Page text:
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Back to school

Tips to get you back in the mindframe for school days, now holidays are over.

Written by Elizabeth MacBride and posted in opinion

This is an opinion of a young person and does not necessarily reflect the opinion of It is one person's experience and may be different for you. If you'd like to write something for please contact

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Ah, it's that time of year again. We're now almost halfway through the month of August and, for a lot of us, our summers are starting to wind down and we're starting to prepare for the imminent doom of school re-commencing. In a few weeks' time, I will officially be a 5th year student, and my days of TY tomfoolery will be over forever.

No more getting out of classes because of "computer assignments," no more skipping P.E. to help stamp letters to send out to parents, and no more staying up til all hours every night watching my favourite TV shows and films. No, those days are behind me, and as of right now, all I really have to look forward to is exams, books, teachers and the inevitable Leaving Cert. Fun, fun, fun.

But even though there's a lot of work in store for me, I'm still hopeful for this year. Believe it or not, it can get a bit boring during the summer, especially when loads of your friends are off gallivanting and you're stuck at home, eating popcorn and obsessively trying to finish playing Legend of Zelda (Nope? Just me? Alright) and it's nice to have the routine of school to get you out of the whole sleeping until 3pm thing. On the other hand, I'm not sure my body is properly equipped to handle waking up at 7am anymore.

Alright, so because I know I'm not the only one half dreading/half looking forward to starting school, I think it'd be a good idea to share a few of my tried and tested methods of preparing for the new school year:

  1. A week or so before school starts again, try adjusting your sleeping pattern by going to bed early and waking up that bit earlier too. A 3am bedtime is not unusual for me during the summer, but during the school year it's a whole other story. You really need to ease yourself into the earlier mornings and nights, so try going to bed at maybe 11 or 10, and in the morning set your alarm to something close to the time you'd normally be up at for school. I find it really helps to settle into the wake-up routine, and it makes it a lot less excruciating when you have to do the real thing.
  2. Read up on some of your books! Nerd alert, I know, but even if you skim through some of your schoolbooks, and try to take some of the information in, it can give you a great head start to the year. Try to familiarise yourself with what you'll be learning for the next year, maybe even jot down a few notes if you're feeling extra geeky.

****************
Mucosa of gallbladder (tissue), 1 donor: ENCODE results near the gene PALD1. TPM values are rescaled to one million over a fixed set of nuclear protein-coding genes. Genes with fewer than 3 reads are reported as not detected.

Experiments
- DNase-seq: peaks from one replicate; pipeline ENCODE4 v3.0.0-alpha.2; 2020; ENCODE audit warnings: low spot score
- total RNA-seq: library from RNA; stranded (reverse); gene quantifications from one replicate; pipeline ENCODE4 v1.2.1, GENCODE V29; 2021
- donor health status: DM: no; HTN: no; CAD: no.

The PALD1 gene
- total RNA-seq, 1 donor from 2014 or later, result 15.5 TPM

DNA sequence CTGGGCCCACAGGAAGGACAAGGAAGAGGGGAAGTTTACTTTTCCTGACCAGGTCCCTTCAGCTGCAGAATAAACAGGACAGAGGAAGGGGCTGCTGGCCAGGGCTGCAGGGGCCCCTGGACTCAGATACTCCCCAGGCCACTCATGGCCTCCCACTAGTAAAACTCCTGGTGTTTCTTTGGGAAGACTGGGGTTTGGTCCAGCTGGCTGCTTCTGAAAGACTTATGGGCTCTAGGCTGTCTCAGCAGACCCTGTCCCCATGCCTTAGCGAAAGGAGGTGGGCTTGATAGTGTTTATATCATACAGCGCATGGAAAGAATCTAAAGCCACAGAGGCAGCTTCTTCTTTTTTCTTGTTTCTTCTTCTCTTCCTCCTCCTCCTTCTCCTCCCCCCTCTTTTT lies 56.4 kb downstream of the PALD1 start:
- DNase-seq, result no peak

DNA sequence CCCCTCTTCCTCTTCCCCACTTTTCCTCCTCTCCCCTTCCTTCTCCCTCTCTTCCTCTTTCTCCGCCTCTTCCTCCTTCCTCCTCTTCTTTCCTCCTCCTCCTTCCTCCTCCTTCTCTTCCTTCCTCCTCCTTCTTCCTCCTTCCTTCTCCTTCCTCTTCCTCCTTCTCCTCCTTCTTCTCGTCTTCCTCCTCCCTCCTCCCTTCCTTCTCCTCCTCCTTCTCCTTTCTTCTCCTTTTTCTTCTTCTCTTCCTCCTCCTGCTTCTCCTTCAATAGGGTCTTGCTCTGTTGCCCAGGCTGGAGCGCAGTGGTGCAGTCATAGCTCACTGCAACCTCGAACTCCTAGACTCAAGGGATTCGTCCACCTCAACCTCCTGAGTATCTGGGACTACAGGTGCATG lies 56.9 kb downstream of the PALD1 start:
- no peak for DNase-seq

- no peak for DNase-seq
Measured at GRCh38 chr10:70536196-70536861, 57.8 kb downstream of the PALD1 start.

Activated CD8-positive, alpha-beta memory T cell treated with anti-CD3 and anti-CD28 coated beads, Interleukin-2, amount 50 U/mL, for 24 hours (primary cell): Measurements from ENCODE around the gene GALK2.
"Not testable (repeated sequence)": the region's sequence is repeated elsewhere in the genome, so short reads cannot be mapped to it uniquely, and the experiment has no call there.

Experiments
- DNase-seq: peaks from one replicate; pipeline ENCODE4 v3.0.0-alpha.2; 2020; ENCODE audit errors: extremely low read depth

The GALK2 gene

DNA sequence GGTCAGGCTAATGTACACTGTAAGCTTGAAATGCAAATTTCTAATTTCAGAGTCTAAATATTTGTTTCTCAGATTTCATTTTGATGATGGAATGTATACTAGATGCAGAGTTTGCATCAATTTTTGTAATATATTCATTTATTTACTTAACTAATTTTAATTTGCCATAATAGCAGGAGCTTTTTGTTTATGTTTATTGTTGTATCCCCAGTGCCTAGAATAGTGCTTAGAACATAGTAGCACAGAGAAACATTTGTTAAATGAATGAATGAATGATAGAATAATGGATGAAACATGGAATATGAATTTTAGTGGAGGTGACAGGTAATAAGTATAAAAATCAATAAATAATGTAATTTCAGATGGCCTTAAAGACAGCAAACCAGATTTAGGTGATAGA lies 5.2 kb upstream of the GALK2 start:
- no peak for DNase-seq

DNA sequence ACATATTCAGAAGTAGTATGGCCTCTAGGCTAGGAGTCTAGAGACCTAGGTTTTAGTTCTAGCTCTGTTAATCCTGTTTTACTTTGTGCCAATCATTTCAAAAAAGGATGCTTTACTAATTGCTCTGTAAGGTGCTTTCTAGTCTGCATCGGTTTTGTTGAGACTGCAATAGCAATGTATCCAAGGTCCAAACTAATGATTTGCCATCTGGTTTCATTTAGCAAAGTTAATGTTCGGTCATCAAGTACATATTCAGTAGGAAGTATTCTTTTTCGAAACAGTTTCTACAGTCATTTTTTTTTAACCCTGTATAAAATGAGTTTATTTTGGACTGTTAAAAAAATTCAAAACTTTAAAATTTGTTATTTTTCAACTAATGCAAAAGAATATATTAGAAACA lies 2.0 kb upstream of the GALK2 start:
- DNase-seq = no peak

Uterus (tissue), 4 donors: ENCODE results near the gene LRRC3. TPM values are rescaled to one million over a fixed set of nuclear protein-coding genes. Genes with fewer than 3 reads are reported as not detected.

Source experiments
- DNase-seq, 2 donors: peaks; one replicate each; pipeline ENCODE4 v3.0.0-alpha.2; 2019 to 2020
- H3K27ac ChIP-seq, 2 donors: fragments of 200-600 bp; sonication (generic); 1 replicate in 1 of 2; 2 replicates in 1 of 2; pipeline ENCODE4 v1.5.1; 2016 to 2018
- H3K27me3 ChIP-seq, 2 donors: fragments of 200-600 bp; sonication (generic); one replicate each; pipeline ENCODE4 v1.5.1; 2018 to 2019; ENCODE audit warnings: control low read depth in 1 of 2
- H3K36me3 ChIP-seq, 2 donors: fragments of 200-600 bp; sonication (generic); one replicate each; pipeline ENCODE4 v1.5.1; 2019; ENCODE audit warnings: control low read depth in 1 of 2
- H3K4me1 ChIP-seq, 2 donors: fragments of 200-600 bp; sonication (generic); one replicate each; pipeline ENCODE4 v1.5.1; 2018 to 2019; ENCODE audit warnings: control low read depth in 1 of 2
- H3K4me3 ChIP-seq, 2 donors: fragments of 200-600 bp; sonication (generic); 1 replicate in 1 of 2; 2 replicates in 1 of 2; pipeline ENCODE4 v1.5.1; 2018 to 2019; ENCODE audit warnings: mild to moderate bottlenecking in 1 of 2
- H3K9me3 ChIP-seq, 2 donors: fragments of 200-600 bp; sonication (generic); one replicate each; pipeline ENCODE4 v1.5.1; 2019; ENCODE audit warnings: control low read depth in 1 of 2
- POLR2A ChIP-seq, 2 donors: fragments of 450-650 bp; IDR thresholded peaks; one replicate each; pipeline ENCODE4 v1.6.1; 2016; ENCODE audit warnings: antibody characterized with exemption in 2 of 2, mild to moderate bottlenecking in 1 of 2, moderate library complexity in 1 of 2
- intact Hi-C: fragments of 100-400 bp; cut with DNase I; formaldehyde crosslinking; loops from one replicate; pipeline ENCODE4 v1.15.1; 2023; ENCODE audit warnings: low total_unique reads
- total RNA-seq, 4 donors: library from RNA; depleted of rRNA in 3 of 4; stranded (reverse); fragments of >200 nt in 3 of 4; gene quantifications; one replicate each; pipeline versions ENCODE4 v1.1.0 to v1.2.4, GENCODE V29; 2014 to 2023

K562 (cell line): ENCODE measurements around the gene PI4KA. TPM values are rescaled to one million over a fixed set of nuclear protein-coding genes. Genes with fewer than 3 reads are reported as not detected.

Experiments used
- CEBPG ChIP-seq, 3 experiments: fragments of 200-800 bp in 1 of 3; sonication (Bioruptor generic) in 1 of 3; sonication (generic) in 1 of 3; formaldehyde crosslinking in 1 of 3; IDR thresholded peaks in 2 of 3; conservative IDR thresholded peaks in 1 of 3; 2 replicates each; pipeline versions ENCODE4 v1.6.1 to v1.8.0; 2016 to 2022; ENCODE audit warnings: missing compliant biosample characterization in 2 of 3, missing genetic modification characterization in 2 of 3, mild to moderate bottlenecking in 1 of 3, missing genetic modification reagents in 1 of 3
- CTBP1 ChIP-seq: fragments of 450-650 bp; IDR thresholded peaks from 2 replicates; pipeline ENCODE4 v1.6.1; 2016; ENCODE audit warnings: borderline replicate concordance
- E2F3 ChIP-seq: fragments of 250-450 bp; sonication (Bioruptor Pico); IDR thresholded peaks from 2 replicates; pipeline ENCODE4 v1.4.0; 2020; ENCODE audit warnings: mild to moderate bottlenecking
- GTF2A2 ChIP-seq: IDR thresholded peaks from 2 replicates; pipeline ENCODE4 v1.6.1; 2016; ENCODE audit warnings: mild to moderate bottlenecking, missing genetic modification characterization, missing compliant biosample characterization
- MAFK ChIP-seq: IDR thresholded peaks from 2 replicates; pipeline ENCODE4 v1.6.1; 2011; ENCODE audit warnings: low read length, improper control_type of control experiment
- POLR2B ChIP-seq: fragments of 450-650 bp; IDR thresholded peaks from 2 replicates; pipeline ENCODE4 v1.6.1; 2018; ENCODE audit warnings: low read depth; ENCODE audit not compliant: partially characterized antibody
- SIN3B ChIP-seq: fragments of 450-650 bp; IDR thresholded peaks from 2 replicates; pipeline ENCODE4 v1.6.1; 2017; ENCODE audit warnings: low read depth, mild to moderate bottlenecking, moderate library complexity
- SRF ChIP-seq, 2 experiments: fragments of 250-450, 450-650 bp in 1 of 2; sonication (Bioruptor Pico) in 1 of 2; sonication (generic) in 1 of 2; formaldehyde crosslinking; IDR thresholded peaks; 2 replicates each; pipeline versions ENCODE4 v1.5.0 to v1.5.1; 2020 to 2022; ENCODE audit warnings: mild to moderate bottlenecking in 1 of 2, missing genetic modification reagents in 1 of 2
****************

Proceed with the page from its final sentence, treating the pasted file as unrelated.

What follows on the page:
3. Set up an area for you to do homework and study. Right now I'm staring at my "study desk" in my room that's cluttered up with makeup, bracelets, a woodwork project, books, a bra for some reason, bath salts, a bottle of lemonade, a t-shirt and a big poster of The Joker. Hopeless. Always de-clutter and absolutely never become like me. It's really important to have a designated area for yourself so you can come home and get straight into your work, instead of messing around or trying to get settled in somewhere else. Once I clean my place up, I might hang up some whiteboards or corkboards so I can stick up any notes that might be useful. It's always helpful to decorate your space too, with stuff you find cheerful, so it makes studying seem less torturous and horrible (which it is).
  4. Avoid distractions! This one means no phones, no wifi, no TV, basically no electronic devices at all times. If you have a TV/computer/whatever in your room, try to resist the temptation. When I was studying for Junior Cert, I would've done anything besides studying just so I wouldn't have to do it. Like, I'm pretty sure I watched a documentary about horses instead of studying once, that's how bad it got.  Allow yourself a certain amount of time on the electronic device of your choice when you're finished all your work but while you're still busy, avoid them at all costs.
  5. Try to eat breakfast every morning. A lot of times people don't have time for breakfast in the morning when they're heading out the door, but it's important to try your best to make time, or at the very least, bring something in to eat on the sly during your first class of the day. It's definitely never a good idea to start the day on an empty stomach, and if you eat, you'll get the energy and nutrients your brain needs to function. You'll feel more tired and out of it if you don't eat in the morning, so always make a conscious effort to even just grab some fruit or yoghurt if you're absolutely rushing out the door.
  6. Keep an open mind, be friendly, and, most importantly; be optimistic! Don't start your new school year thinking about all the crap things you're gonna have to do, just try your best to focus on all the great times you'll have when you're back with all your friends again! I know I've mostly talked about work and studying, but definitely don't forget about the social side of things either. There are always going to be people in your year you don't like, but honestly, if you're just nice to everyone, it'll make your life a whole lot easier, and maybe you'll even get to make friends with people you never thought you'd be friends with! Just keep an open mind, and be the kind of person you'd like to be around.

Good luck with school this September, I hope you have a great year!

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Published August 12th, 2013
Last updated October 27th, 2015
Tags school education study
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